St Mary’s at Scone off and racing

This is ordinarily a very busy and exciting time for the residents of Scone, as they come together to celebrate the Horse Festival, which takes place between 8–17 May.

The historic town is known as the “Horse Capital of Australia” and 2020 marks 40 years since the inception of the festival, which pays homage to all breeds of horses, including thoroughbreds, Australian stock horses and draught horses, as well as the men and women who breed and work with them.

Events throughout the festival always include a street parade, charity rodeo, sheep dog trials, yarns night, polo, farrier’s competition, tent pegging, stud tours, a two-day race carnival including the Scone Cup, yearling sales and the grand finale fireworks family picnic event on Lake Glenbawn.

Unfortunately, this year’s Scone Horse Festival was cancelled due to COVID-19 after a meeting of the festival committee in mid-March to discuss the impact of coronavirus on local events.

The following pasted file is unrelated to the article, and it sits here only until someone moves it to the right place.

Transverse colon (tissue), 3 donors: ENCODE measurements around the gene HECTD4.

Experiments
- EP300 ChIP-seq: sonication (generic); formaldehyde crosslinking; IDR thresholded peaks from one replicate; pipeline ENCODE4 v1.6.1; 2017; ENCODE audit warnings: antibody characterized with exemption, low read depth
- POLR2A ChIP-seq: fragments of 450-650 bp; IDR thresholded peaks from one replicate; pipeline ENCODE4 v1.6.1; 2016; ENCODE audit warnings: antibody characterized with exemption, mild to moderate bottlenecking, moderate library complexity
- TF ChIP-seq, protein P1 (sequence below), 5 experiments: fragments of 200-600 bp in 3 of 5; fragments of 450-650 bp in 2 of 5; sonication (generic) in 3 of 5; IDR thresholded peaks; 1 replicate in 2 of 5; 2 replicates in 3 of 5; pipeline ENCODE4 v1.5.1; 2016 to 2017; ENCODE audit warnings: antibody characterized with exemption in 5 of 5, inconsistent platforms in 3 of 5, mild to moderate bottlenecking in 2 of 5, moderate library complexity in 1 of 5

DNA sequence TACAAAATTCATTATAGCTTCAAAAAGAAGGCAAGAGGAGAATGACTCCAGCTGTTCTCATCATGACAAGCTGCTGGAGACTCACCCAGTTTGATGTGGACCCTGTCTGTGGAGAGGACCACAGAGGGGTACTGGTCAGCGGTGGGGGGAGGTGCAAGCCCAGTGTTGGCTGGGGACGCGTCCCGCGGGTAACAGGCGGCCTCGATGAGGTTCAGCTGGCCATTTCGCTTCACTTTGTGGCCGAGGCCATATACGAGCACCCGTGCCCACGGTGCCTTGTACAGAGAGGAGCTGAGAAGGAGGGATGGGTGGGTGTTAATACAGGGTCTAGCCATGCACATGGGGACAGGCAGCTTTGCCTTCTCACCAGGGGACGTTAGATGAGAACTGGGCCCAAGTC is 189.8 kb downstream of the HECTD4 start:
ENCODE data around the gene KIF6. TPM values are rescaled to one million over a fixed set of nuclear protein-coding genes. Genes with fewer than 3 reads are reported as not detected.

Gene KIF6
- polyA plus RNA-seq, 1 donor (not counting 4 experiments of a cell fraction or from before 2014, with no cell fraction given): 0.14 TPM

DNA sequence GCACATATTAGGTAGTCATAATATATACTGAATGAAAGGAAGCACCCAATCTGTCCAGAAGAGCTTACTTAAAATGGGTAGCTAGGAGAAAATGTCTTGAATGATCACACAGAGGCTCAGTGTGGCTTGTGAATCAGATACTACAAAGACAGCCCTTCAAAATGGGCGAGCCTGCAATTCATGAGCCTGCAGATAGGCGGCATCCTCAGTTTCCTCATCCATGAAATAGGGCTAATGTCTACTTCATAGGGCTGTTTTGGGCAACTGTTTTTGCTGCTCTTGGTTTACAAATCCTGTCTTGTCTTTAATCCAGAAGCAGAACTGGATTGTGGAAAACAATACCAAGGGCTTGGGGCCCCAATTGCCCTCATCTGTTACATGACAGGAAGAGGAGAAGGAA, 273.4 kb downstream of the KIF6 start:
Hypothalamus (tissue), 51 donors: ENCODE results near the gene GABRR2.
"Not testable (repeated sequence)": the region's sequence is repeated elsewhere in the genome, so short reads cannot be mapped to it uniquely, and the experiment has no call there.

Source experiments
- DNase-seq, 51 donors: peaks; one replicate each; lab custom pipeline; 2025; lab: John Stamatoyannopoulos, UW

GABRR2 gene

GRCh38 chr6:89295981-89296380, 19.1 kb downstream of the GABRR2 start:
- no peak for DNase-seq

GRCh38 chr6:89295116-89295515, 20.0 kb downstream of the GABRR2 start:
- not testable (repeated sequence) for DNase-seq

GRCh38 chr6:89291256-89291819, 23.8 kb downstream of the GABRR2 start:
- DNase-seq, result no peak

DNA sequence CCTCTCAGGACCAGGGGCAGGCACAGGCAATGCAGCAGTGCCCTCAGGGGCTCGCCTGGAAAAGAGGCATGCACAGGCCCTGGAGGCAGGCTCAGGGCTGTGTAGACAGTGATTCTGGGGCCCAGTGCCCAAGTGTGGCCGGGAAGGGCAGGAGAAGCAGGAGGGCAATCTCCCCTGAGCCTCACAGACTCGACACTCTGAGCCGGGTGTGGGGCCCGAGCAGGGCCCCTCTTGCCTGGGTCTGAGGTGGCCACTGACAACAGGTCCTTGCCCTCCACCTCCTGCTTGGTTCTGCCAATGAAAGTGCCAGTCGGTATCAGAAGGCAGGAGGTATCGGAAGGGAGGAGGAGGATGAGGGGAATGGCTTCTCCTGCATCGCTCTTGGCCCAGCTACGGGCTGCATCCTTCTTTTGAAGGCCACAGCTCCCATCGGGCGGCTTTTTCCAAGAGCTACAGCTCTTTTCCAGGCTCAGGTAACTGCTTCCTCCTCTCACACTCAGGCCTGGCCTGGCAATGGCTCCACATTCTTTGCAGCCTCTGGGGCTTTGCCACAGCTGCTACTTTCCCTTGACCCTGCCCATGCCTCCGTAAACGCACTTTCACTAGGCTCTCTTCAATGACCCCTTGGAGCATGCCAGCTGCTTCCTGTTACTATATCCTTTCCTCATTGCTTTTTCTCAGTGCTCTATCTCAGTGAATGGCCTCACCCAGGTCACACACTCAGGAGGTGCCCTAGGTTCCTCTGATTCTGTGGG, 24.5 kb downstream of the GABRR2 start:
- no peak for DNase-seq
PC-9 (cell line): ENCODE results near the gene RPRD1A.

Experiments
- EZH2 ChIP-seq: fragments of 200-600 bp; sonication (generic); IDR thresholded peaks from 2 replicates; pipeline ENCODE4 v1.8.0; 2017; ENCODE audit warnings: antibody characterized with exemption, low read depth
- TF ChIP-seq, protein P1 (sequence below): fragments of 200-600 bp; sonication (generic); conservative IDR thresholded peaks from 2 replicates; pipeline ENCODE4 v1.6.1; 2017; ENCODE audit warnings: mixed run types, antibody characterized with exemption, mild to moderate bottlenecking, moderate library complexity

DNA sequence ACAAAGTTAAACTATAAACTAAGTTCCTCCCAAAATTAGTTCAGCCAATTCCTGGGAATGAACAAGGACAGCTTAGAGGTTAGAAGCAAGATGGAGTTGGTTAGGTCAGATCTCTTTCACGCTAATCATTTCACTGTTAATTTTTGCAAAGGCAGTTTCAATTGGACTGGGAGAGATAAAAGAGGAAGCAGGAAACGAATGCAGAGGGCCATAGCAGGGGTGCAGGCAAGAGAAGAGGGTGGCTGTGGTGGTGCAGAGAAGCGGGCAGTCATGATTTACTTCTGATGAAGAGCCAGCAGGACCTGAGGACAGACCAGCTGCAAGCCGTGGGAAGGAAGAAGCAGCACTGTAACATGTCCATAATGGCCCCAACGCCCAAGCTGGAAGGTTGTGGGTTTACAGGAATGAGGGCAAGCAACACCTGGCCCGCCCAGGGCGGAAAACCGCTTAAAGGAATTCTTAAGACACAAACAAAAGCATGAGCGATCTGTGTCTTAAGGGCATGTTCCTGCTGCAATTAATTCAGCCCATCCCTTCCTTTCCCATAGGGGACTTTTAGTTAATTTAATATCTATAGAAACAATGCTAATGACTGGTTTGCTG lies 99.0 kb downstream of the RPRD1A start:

“The planned music event, horse parade, Scone Cup Carnival and picnic at Lake Glenbawn all attract large crowds and would have breached the federal government’s decree,” said David Gatwood, president of the Scone Horse Festival Committee.

However, the staff and students of St Mary’s Primary School, Scone took matters into their own hands last Friday 15 May and hosted their own version of some events that would have taken place as part of the festival.

St Mary’s Scone Cup Day” involved a street parade, garden party, fashions on the field and a five-race “hobby horse” event that culminated in the running of the “Scone Cup” itself.

Charlie Janson riding Lift The Restrictions was the winner of the feature event, with a four-pack of toilet paper rolls the major prize. The students and staff thoroughly enjoyed the activities of the day as a means of taking their minds off the COVID-19 pandemic.

 

 

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Alexander Foster Image
Alexander Foster

Alexander Foster is the Digital Communications Officer in the Diocese of Maitland-Newcastle